Exploring for Plants in China Lecture
New Date (changed due to weather)
"Hengduan Mountains, China: Not All Diversity is Tropical"
David E. Boufford, Ph.D., Harvard University Herbaria
- Tuesday, March 4, 2014 – 7:30 pm–9:00 pm
The Hengduan Mountains region of China rivals some parts of the tropics in the extent of its plant diversity, yet the average elevation of the area is over 14,000 feet, the growing season in much of the area is less than 120 days, and snow can fall on any day of the year. The geology of the area is particularly interesting and dynamic. Five of the largest rivers in Asia drain the area as they leave the Tibetan Plateau and provide water to about one third of the world's population; India is still moving northward as it slides under the Asian mainland, and the mountains in the area are still rising. The deep gorges, high mountains, a wide diversity of habitats and abundant moisture support a flora of perhaps 10,000 species in an area about the size of Kalimantan, Borneo, which sits on the equator. A number of well-known temperate genera have their center of distribution in the area: Rhododendron (226 species); Pedicularis (216 species) Gentiana (100+), Primula (100+), Saxifraga (100+), Saussurea (100+), Aconitum (104), Corydalis (85), and many others. Some interesting adaptations in the area include tropical plants in alpine situations, snowball or sweater plants, greenhouse plants, insect mimics and camouflage. Besides the rich floral diversity, the area is a also center of cultural diversity, with several of China's so-called national minority groups in the area. Among them are the Bai, Naxi, Yi, Miao. and especially Tibetan.
About David Boufford
Education: B.S., Biology, Keene State College, Keene, NH, 1973; M.S., Botany, University of North Carolina, Chapel Hill, NC, 1975; Ph. D., Biology, Washington University (and Missouri Botanical Garden), St. Louis, MO, 1978.
Positions and appointments: Section of Botany, Carnegie Museum of Natural History, Pittsburgh, PA, 1978-1981; Arnold Arboretum and Harvard University Herbaria, 1981-present.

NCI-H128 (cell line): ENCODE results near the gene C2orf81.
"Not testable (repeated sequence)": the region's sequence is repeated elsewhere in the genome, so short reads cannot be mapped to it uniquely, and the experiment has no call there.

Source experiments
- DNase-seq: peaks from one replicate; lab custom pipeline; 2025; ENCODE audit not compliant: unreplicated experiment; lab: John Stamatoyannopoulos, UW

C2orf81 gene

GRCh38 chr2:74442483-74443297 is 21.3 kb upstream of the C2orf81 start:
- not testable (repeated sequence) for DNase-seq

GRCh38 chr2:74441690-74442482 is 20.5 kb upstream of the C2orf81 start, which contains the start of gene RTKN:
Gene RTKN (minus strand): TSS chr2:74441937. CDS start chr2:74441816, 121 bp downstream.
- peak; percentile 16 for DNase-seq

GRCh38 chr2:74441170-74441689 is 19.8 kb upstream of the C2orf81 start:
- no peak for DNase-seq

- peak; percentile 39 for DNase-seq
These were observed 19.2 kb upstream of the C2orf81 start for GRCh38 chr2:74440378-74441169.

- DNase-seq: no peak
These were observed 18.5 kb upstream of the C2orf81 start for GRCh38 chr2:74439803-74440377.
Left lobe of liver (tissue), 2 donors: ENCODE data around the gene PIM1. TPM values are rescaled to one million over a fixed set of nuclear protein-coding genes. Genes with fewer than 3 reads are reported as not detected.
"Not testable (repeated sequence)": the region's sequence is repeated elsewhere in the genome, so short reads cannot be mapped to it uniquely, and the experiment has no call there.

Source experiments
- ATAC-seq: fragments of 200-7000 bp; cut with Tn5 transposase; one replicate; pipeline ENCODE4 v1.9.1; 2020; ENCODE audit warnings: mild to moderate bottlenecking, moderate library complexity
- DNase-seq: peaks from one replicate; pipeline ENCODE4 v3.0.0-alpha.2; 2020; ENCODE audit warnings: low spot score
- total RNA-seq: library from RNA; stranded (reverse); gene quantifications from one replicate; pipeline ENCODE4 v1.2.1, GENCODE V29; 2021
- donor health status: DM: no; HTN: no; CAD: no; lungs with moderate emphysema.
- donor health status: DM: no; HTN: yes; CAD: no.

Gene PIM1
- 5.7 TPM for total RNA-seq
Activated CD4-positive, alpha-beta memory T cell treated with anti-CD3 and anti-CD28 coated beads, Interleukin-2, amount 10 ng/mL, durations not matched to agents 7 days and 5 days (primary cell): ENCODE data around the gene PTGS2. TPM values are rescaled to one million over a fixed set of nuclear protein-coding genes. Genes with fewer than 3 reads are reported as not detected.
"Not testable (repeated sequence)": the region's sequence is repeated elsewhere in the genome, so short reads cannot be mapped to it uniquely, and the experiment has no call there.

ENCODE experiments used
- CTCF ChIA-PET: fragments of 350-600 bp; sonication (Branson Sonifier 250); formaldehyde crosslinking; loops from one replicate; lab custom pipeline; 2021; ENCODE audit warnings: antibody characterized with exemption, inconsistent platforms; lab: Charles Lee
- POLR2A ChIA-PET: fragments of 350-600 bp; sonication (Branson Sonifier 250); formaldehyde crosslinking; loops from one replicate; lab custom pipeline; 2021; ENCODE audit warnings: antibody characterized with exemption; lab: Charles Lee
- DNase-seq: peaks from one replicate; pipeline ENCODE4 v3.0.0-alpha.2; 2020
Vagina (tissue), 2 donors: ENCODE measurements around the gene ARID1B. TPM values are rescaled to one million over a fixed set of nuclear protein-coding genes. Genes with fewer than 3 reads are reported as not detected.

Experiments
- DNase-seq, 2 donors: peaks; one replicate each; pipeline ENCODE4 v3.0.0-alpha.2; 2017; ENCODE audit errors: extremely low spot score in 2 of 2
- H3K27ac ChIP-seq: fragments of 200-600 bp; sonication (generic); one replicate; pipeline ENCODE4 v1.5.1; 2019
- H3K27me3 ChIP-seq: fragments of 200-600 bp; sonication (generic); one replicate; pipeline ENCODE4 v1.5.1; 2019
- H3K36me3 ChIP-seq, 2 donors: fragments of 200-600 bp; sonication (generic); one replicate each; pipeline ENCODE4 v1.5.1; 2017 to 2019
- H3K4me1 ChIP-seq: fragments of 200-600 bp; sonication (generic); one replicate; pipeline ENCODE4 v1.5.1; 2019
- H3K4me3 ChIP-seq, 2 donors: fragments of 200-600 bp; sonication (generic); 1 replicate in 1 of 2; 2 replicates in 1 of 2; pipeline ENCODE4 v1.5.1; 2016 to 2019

Visiting Professor, Northeast Forestry University, Harbin, China, 1995-1997; Zhongshan University, Guangzhou, China, 2001-2004; University of Tokyo, Tokyo, 2002-2002, 2003-2004; Shenzhen Fairy Lake Botanical Garden, 2009-2013; Board member, DMZ Forum; Preserving Korea's Demilitarized Zone for conservation and peace, 2012- .
Research interests: Floristics, monographic and phytogeographic studies of eastern North American and Asian flowering plants; flora and vegetation of temperate to subtropical eastern Asia.
Field experience: United States (especially eastern and Appalachian region); Bhutan; Canada (Gaspé Peninsula, Ontario); Japan: (Hokkaido, Honshu, Kyushu, Shikoku); China (Anhui, Beijing, Gansu, Guangdong, Guizhou, Henan, Hong Kong, Hubei, Nei Mongol, Qinghai, Sichuan, Taiwan, Xizang (Tibet), Zhejiang); Madagascar; Malaysia; Myanmar; Nepal; South Africa; South Korea; Tanzania.
Books: Flora of North America 1983-; Flora of China, 1988-2013; Flora of Taiwan, second edition, 1994-2003; Flora of Japan 1993-; Genera of Vascular Plants of Korea, 2001-2006.
Journals: Acta Phytotaxonomica et Geobotanica, 1991-; Acta Phytotaxonomica Sinica, 2000-2007; Acta Botanica Yunnanica, 1993- ; Bulletin of Botanical Research, 1994-1997; Taiwania, 1996- ; Harvard Papers in Botany, 1996- ; Journal of Plant Research, 2000- ; Journal of Systematics and Evolution, 2008-; Species Plantarum: Flora of the World, 1996- ; Systematic Botany Monographs, 2005-2008 ; Botanical Studies, 2009- .
Print publications: 175 papers and books. Internet publications (Web sites): 4.
The Department of Plant and Microbial Biology at NC State University is cohosting David Boufford with the JCRA. The JCRA would like to thank the department and Jenny Xiang for their assistance.
- $5.00 for members, $10.00 for nonmembers.
- Advance registration is not available.
- Ruby C. McSwain Education Center, JC Raulston Arboretum at NC State University, 4415 Beryl Road, Raleigh, North Carolina.
- Need directions? Click here.
- Free parking is available at the JC Raulston Arboretum and along Beryl Road.
- Please call (919) 513-7005 for more information about this lecture.